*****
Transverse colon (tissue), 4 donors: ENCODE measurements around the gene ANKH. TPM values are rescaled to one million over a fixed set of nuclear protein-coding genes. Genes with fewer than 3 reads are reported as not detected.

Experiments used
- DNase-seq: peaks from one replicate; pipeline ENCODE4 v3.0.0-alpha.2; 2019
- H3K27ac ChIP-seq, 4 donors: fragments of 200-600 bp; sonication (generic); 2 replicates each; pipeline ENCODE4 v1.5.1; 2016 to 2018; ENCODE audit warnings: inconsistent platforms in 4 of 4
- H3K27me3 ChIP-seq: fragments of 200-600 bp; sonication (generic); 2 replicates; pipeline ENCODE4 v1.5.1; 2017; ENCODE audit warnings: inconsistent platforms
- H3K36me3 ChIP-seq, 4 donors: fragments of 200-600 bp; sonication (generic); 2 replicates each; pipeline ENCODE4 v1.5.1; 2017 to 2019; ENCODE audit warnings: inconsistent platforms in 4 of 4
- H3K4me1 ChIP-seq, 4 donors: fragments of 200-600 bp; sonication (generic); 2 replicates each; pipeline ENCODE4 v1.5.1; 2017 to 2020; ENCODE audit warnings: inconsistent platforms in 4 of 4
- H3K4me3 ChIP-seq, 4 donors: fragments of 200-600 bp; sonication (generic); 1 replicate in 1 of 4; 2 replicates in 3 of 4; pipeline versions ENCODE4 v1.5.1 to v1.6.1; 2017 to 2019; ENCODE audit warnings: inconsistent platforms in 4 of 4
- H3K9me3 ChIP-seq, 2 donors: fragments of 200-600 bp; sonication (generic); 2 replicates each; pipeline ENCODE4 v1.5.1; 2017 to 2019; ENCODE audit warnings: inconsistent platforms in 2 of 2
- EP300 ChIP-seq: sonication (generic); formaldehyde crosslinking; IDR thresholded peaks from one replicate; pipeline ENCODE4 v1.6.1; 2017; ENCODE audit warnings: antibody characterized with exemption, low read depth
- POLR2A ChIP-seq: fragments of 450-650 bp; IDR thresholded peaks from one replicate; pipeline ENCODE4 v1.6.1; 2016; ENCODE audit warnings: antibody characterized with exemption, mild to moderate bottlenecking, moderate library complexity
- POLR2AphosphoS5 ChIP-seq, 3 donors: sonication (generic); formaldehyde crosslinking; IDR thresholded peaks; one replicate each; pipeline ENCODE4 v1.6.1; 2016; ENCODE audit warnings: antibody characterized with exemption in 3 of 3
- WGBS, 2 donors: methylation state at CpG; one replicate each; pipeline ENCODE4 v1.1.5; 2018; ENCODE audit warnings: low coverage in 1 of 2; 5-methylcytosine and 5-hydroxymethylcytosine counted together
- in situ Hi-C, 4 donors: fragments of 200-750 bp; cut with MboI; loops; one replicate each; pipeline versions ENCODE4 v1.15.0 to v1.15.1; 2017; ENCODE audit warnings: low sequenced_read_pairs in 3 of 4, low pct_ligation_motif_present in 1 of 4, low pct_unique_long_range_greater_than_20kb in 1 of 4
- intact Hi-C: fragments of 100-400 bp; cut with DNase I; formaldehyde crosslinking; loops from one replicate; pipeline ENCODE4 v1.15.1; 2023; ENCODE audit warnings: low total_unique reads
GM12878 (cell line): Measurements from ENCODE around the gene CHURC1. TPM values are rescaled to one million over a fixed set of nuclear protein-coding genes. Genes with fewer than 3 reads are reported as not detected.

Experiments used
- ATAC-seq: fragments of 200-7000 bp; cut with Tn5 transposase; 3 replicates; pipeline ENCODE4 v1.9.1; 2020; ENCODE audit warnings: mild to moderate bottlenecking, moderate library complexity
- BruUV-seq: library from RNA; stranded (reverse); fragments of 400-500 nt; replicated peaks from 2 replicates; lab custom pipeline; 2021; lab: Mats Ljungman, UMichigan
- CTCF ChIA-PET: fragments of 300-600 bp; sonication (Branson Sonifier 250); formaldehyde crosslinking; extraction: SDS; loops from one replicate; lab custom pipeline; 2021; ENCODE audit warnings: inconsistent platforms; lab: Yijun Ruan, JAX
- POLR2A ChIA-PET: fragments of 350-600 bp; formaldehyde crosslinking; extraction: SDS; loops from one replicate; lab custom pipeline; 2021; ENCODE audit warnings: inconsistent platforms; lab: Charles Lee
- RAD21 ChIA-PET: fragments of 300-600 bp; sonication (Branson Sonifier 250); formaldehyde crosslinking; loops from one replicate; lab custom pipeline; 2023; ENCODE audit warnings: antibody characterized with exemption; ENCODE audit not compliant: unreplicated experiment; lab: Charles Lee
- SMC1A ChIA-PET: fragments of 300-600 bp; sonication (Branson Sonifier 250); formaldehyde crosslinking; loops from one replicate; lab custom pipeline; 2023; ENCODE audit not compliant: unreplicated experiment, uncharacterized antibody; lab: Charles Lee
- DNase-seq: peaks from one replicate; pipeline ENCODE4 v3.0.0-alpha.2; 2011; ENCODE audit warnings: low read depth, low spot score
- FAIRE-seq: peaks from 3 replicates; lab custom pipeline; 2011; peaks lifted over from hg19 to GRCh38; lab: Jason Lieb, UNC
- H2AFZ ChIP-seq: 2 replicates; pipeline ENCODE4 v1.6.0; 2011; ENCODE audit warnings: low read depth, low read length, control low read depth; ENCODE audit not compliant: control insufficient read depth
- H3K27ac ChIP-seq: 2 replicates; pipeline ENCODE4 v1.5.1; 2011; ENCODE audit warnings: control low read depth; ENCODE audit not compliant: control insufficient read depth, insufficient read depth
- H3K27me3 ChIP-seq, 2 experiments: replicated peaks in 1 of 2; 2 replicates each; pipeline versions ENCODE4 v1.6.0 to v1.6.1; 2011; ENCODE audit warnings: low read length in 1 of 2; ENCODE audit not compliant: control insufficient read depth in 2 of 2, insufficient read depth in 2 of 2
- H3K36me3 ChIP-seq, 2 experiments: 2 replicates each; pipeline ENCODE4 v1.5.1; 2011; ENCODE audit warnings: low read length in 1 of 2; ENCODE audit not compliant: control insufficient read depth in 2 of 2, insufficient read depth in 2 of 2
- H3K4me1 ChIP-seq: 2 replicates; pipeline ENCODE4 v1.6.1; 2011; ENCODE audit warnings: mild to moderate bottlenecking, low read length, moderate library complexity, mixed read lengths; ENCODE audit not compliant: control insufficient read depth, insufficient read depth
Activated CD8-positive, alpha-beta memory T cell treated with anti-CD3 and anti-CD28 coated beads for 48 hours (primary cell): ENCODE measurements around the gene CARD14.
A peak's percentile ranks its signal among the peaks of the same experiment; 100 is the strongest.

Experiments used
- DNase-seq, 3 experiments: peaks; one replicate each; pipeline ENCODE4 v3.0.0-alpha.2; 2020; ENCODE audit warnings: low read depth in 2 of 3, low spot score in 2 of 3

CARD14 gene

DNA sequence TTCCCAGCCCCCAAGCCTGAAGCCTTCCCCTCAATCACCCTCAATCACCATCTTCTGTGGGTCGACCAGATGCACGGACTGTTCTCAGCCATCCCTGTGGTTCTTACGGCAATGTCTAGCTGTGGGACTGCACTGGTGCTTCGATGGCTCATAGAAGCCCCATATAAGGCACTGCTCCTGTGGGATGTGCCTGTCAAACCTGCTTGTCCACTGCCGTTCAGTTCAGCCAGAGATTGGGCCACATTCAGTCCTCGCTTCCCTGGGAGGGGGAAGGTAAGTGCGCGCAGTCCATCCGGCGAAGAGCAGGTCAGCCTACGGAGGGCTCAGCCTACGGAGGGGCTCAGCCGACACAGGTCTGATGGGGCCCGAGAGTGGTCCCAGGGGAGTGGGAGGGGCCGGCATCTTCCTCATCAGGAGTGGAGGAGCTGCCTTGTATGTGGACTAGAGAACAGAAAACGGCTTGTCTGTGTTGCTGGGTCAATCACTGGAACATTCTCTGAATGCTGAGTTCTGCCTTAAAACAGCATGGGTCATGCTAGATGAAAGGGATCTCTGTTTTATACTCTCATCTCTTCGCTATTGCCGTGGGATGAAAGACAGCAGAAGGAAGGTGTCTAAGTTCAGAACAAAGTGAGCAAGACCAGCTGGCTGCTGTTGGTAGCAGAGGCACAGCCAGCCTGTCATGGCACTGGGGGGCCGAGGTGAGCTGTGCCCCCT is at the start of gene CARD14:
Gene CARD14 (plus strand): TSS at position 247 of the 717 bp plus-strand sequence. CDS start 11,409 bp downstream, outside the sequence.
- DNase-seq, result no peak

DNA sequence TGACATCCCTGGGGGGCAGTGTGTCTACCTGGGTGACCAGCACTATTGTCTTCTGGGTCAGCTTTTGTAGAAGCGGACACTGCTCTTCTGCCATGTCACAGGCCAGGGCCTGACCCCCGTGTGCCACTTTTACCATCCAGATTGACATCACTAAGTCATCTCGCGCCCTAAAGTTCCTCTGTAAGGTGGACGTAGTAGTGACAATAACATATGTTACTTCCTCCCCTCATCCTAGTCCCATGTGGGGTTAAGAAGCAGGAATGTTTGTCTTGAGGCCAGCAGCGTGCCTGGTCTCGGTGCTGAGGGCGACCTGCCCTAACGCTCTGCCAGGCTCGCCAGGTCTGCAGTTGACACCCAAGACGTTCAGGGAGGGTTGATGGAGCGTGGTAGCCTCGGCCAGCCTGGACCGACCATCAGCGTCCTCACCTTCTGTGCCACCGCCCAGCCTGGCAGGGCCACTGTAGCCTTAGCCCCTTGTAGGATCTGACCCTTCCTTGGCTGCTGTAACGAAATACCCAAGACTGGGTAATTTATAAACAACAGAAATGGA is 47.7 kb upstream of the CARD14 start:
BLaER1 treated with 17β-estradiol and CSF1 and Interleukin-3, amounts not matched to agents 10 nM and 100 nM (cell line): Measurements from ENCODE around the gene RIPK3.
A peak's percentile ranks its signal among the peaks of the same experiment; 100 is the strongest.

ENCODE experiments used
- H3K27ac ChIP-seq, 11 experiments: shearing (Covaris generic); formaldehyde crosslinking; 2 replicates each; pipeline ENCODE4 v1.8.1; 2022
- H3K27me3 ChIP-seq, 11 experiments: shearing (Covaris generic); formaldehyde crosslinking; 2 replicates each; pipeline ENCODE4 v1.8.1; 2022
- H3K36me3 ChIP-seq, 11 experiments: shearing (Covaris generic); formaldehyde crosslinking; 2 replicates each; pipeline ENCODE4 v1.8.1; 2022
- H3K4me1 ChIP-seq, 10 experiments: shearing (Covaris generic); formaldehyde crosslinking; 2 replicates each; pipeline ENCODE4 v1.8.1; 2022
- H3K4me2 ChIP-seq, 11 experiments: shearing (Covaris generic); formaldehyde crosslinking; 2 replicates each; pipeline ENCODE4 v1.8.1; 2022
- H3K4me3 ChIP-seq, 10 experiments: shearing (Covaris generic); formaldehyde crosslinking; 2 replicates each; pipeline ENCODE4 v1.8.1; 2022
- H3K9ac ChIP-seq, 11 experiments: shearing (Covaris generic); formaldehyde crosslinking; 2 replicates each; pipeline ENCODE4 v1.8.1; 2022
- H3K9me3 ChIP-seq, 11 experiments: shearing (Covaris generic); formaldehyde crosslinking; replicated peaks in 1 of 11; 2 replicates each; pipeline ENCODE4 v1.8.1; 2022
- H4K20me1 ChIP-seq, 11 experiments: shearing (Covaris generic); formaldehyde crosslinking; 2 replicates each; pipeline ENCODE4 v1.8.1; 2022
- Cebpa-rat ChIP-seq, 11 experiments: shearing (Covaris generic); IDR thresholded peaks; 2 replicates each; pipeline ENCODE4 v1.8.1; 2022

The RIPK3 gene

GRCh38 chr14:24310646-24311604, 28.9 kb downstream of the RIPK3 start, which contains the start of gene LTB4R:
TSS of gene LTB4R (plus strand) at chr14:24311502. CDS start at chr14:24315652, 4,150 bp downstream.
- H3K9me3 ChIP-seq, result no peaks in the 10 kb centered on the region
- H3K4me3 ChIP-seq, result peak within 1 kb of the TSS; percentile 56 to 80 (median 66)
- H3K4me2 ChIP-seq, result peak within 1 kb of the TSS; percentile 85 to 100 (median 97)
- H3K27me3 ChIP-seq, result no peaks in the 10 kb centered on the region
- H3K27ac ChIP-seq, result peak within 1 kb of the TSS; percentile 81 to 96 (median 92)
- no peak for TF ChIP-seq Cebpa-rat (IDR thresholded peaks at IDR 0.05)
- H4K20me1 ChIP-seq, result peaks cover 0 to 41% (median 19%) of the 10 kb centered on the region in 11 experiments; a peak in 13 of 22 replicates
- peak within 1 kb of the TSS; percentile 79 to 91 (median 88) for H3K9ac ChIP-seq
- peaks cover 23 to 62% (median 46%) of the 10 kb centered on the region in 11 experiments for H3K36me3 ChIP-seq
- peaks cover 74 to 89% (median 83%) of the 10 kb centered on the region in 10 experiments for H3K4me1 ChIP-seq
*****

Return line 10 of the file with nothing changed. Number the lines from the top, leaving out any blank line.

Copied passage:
- EP300 ChIP-seq: sonication (generic); formaldehyde crosslinking; IDR thresholded peaks from one replicate; pipeline ENCODE4 v1.6.1; 2017; ENCODE audit warnings: antibody characterized with exemption, low read depth